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The Discovery of India

Author: Nehru, Jawaharlal Publisher: Meridian, 1960.Language: EnglishDescription: 592 p. ; 18 cm.Type of document: BookBibliography/Index: Includes index
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Item type Current location Collection Call number Status Date due Barcode Item holds
Book Europe Campus
Main Collection
Print J10.43 .I6 N44 1960
(Browse shelf)
001174477
Available 001174477
Total holds: 0

Includes index

Digitized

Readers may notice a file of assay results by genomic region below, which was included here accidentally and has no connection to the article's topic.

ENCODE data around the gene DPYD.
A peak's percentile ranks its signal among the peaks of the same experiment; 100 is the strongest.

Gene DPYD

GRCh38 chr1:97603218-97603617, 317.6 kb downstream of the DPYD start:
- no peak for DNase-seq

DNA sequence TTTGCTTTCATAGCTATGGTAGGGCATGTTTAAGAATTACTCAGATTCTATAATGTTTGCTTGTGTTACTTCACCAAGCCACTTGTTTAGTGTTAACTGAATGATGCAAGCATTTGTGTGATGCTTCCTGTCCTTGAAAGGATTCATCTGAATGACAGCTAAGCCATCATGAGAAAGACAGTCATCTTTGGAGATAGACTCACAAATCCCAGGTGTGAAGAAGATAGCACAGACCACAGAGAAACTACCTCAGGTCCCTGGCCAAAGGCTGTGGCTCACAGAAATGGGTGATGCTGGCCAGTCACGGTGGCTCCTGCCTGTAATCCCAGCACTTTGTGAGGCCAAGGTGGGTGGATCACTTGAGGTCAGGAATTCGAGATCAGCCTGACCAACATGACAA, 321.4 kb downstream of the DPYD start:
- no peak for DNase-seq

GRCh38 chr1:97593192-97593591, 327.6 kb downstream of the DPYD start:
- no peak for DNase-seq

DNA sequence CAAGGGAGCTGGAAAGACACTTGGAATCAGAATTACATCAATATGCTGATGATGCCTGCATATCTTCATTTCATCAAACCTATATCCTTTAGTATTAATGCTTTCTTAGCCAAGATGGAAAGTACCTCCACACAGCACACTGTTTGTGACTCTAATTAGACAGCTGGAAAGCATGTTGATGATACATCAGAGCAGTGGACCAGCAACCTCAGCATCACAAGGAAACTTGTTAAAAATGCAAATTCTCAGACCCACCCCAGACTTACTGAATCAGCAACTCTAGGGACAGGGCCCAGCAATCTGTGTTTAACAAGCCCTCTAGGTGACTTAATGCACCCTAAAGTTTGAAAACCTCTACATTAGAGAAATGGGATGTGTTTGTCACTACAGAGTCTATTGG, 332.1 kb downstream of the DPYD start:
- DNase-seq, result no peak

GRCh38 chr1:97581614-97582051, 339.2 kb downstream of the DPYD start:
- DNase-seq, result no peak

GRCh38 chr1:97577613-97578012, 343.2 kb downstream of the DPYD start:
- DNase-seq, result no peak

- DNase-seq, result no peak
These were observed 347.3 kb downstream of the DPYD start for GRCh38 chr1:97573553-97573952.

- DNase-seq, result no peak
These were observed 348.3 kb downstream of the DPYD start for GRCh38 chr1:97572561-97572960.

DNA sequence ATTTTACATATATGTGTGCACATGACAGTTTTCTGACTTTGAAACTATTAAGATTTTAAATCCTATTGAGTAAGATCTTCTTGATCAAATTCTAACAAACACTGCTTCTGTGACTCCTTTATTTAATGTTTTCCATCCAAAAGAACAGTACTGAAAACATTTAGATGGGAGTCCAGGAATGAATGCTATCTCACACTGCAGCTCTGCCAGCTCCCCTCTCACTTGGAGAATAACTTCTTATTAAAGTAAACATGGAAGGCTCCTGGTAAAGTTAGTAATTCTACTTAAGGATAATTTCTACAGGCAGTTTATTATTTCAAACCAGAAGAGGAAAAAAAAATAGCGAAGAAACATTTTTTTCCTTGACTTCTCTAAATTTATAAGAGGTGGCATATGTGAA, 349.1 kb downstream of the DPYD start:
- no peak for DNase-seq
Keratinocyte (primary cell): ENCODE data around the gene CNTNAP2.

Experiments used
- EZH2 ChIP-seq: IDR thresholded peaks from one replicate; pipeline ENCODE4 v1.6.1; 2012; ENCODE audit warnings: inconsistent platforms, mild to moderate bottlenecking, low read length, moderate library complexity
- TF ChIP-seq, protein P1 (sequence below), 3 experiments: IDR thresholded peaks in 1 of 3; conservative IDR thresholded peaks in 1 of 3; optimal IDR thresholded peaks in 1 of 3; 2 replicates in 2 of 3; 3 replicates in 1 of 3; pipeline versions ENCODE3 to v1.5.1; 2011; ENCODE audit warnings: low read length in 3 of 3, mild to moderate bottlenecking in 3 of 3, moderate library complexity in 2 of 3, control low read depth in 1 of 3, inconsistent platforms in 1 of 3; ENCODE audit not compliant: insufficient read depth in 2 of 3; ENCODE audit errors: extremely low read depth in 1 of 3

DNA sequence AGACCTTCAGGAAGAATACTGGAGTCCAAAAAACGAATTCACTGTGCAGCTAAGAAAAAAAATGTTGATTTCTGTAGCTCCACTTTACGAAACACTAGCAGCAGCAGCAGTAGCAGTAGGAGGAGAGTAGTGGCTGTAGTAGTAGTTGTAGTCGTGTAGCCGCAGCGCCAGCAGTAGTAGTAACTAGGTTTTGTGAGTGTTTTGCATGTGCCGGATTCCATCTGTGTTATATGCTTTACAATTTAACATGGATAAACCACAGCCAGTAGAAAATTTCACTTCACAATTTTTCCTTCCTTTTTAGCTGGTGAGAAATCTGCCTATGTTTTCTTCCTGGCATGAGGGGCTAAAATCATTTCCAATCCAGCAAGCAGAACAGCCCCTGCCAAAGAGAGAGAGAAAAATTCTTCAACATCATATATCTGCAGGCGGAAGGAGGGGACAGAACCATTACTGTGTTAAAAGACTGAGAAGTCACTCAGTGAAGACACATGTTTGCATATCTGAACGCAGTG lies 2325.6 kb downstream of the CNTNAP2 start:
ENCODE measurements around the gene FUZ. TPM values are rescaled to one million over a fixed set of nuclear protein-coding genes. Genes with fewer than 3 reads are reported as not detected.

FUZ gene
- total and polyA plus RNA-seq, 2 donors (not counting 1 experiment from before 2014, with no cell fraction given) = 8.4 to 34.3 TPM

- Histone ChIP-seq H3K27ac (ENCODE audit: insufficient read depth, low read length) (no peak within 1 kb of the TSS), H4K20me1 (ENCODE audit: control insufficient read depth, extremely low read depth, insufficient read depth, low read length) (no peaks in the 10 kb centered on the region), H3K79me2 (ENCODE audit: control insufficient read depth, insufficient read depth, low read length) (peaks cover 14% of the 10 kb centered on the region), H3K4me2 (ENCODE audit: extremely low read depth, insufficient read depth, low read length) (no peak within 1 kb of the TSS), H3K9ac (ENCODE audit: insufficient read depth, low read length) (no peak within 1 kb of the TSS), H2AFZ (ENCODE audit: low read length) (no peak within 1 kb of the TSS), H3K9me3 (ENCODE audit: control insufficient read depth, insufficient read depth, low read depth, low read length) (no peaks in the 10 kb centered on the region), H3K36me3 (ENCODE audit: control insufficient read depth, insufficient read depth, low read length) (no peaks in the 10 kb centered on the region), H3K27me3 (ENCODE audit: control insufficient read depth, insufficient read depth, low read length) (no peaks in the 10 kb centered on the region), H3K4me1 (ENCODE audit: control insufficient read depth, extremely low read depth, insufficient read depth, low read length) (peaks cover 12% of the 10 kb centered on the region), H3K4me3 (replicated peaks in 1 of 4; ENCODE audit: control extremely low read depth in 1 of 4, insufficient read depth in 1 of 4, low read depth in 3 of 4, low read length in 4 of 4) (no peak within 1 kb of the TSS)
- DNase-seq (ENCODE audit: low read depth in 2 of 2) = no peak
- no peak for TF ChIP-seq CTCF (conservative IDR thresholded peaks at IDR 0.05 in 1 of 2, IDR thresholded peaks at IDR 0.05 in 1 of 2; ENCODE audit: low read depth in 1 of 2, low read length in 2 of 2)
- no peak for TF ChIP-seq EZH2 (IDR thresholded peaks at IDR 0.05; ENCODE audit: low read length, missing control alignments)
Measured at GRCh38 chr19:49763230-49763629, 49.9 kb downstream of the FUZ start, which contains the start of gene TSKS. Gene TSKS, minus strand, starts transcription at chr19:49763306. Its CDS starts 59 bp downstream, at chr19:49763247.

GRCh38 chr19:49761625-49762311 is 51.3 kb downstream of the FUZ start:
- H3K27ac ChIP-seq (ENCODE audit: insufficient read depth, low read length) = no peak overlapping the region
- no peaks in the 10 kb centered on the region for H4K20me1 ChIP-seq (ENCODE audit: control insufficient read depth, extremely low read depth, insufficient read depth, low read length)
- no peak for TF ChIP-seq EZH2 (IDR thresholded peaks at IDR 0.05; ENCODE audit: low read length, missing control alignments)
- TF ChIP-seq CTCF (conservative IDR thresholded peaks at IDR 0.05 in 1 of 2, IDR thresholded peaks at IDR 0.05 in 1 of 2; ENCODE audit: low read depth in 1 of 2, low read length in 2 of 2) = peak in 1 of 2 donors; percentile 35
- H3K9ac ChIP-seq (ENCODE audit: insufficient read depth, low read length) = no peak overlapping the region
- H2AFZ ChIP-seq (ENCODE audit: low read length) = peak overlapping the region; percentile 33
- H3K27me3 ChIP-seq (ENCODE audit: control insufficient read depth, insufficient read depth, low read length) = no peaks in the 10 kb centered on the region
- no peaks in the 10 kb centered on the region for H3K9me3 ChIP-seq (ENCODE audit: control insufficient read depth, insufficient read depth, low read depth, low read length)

The Discovery of India Contents CHAPTER I. AHMADNAGAR FORT I. Twenty Months . . . II. Famine . . . III. The War for Democracy . . IV. Time in Prison: The Urge to Action . V. The Past in its Relation to the Present . VI. Life's Philosophy . . . VII. The Burden of the Past . . . . . . . . . . . . . . . . . . Page 1 2 4 6 8 . 10 20 . . CHAPTER II. BADENWEILER, LAUSANNE I. Kamala . . . II. Our Marriage and After . . . III. The Problem of Human Relationships . 5935. IV. Christmas, V. Death . VI. Mussolini. Return . . . . . . . . . 25 26 29 35 32 33 - CHAPTER III. THE QUEST I. The Panorama of India's Past II. Nationalism and Internationalism. III. India's Strength and Weakness IV. The Search for India . V. Bharat Mata . VI. The Variety and Unity of India . VII. Travelling through India VIII. General Elections IX. The Culture of the Masses . . X. Two Lives . . . . . . . . . . . . . . . . . . . . . 36 39 41 44 47 48 50 52 55 56 . . . . . . . . . . CHAPTER IV. THE DISCOVERY OF INDIA I. The Indus Valley Civilization . . . II. The Coming of the Aryans III. What is Hinduism? . . IV. The Earliest Records. Scripture and Mythology . . . V. The Vedas VI. The Acceptance and the Negation of Life . . VII. Synthesis and Adjustment. The Beginnings of the Caste System VIII. The Continuity of Indian Culture . . IX. The Upanishads. X. The Advantages and Disadvantages of an Individualistic Philosophy. XI. Materialism . . . . XII. The Epics. History, Tradition, and Myth . . . . 57 6o 62 65 67 69 73 76 78 82 85 88 . . . . . . . . . . Page XIII. The Mahabharata . . . . . XIV. The Bhagavad Gita . . . . . . . XV. Life and Work in Ancient India . . . . . . XVI. Mahavira and Buddha. Caste . . . . XVII. Chandragupta and Chanakya. The Maurya Empire Established XVIII. The Organization of the State . . . XIX. Buddha's Teaching . . . . . . . . XX. The Buddha Story . . . . . . . . XXI. Ashoka . . . . . . . . CHAPTER V. THROUGH THE AGES I. Nationalism and Imperialism under the Guptas II. South India . . . · . . III. Peaceful Development and Methods of Warfare . IV. India's Urge to Freedom . . . . . V. Progress versus Security . . . . VI. India and Iran . . . . . . VII. India and Greece . . . . . VIII. The Old Indian Theatre . . . . IX. The Vitality and Persistence of Sanskrit . X. Buddhist Philosophy XI. Effect of Buddhism on Hinduism. . . . XII. How did Hinduism Absorb Buddhism in India? . XIII. The Indian Philosophical Approach . . . XIV. The Six Systems of Philosophy . . . . XV. India and China . . . . . XVI. Indian Colonies and Culture in South-East Asia XVII. The Influence of Indian Art Abroad . . . XVIII. Old Indian Art . . . . . . . XIX. India's Foreign Trade XX. Mathematics in Ancient India . . . . XXI. Growth and Decay . . . . . . CHAPTER VI. NEW PROBLEMS . . . . . . . 95 97 99 . 108 · 113 . 117 . 119 . 121 . 125 . 128 . 129 . 130 . 132 · 135 . 139 . 146 · 154 160 . 165 . 169 . 171 · 174 · 184 . 192 . 199 . 203 208 . 210 . 215 . 221 . 226 . 229 · 232 . 236 . 241 244 . 246 . 253 256 . 261 267 270 . 273 . 279 . 282 . . . . . . . . . . . . . . . . . . . . . . . . . . . . . . . . . . . . I. The Arabs and the Mongols . . . . . . . II. The Flowering of Arab Culture and Contacts with India III. Mahmud of Ghazni and the Afghans . . . . . . IV. The Indo-Afghans. South India. Vijayanagar. Babar. Sea-power . V. Synthesis and Growth of Mixed Culture. Purdah. Kabir. Guru Nanak Amir Khusrau . . . . . . . . . VI. The Indian Social Structure. Importance of the Group . . . VII. Village Self-Government. The Shukru Nitisara . . VIII. The Theory and Practice of Caste. The Joint Family . . . IX. Babar and Akbar. The Process of Indianization . . . . X. The Contrast between Asia and Europe in Mechanical Advance and Creative Energy XI. Development of a Common Culture . . . . . . XII. Aurungzeb Puts the Clock Back. Growth of Hindu Nationalism. Shivaji . XIII. The Marathas and the British Struggle for Supremacy. Triumph of the British XIV. The Backwardness of India and the Superiority of the English in Organization and Technique. . . . . . XV. Ranjit Singh and Jai Singh . . . . . . . . XVI. The Economic Background of India. The Two Englands . . CHAPTER VII. THE LAST PHASE--(I) CONSOLIDATION OF BRITISH RULE AND RISE OF NATIONALIST MOVEMENT I. The Ideology of Empire. The New Caste . . . . . II. The Plunder of Bengal Helps the Industrial Revolution in England . III. The Destruction of India's Industry and the Decay of her Agriculture IV. India Becomes for the First Time a Political and Economic Appendage of Another Country . . . . . . . V. The Growth of the Indian States System . . . . . VI. Contradictions of British Rule in India. Ram Mohan Roy. The Press. Sir William Jones. English Education in Bengal . . . VII. The Great Revolt of 1857. Racialism . . VIII. The Techniques of British Rule. Balance and Counterpoise . IX. Growth of Industry. Provincial Differences . . . . X. Reform and Other Movements among Hindus and Moslems . XI. Kemal Pasha. Nationalism in Asia. Iqbal . . . . . XII. Heavy Industry Begins. Tilak and Gokhale. Separate Electorates . CHAPTER VIII. THE LAST PHASE--(2) NATIONALISM VERSUS IMPERIALISM I. Helplessness of the Middle Classes. Gandhi Comes II. The Congress becomes a Dynamic Organization under Gandhi's Leadership III. Congress Governments in the Provinces . . . . . IV. Indian Dynamism versus British Conservatism in India . . V. The Question of Minorities. The Moslem League. Mr. M. A. Jinnah VI. The National Planning Committee . . VII. The Congress and Industry. Big Business versus Cottage Industry . VIII. Government Checks Industrial Growth. War Production is Diversion from Normal Production . . . . . . . . CHAPTER IX. THE LAST PHASE-0) WORLD WAR II I. The Congress Develops a Foreign Policy . . . . . II. The Congress Approach to War . . . . . . III. Reaction to War . . . . IV. Another Congress Offer and its Rejection by the British Government. Mr. Winston Churchill . . . . . . . V. Individual Civil Disobedience . . . . . . . VI. After Pearl Harbour. Gandhi and Non-violence VII. Tension . . . . . VIII. Sir Stafford Cripps conies to India . . . . . . IX. Frustration . . . X. The Challenge: Quit India Resolution . . . CHAPTER X. AHMADNAGAR FORT AGAIN I. The Chain of Happening . . . II. The Two Backgrounds: Indian and British . III. Mass Upheavals and their Suppression . IV. Reactions Abroad . . . V. Reactions in India VI. India's Sickness. Famine . . . . . . . . . . . . . . . . . . . . . . . . 490 · 491 . 495 . 503 . 505 . 507 . 423 . 429 434 . 440 . 448 . 451 . 45 8 . 463 474 479 359 363 . 369 . 375 . 385 400 . 407 . 416 Page . 287 294 . 297 . 301 . 306 . 312 . 323 . 328 . 332 . 337 . 352 . 355 Page VII. India's Dynamic Capacity . . . . 512 VIII. India's Growth Arrested . . . . . . 558 IX. Religion, Philosophy, and Science . . . . . . 522 X. The Importance of the National Idea. Changes Necessary in India . . 528 XI. India: Partition or Strong National State or Centre of Super-National State? 537 XII. Realism and Geopolitics. World Conquest or World Association. The U.S.A. and the U.S.S.R. . · . . . . . 550 XIII. Freedom and Empire . . . 562 XIV. The Problem of Population. Falling Birth-rates and National Decay . 566 XV. The Modern Approach to an Old Problem . . · . . 572 XVI. Epilogue . . . 577 Postcript . . . . . . . . 583 xiv